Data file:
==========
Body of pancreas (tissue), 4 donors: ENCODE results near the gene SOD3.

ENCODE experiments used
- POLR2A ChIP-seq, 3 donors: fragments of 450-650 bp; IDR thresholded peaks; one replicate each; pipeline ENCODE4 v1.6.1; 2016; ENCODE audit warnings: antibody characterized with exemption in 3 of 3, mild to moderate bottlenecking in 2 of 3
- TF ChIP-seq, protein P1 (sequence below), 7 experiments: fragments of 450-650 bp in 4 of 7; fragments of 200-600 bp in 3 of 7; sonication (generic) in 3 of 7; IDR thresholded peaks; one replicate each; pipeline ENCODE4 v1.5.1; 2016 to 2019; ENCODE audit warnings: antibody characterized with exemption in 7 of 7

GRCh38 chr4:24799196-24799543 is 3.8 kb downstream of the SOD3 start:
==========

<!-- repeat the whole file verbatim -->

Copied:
Body of pancreas (tissue), 4 donors: ENCODE results near the gene SOD3.

ENCODE experiments used
- POLR2A ChIP-seq, 3 donors: fragments of 450-650 bp; IDR thresholded peaks; one replicate each; pipeline ENCODE4 v1.6.1; 2016; ENCODE audit warnings: antibody characterized with exemption in 3 of 3, mild to moderate bottlenecking in 2 of 3
- TF ChIP-seq, protein P1 (sequence below), 7 experiments: fragments of 450-650 bp in 4 of 7; fragments of 200-600 bp in 3 of 7; sonication (generic) in 3 of 7; IDR thresholded peaks; one replicate each; pipeline ENCODE4 v1.5.1; 2016 to 2019; ENCODE audit warnings: antibody characterized with exemption in 7 of 7

GRCh38 chr4:24799196-24799543 is 3.8 kb downstream of the SOD3 start: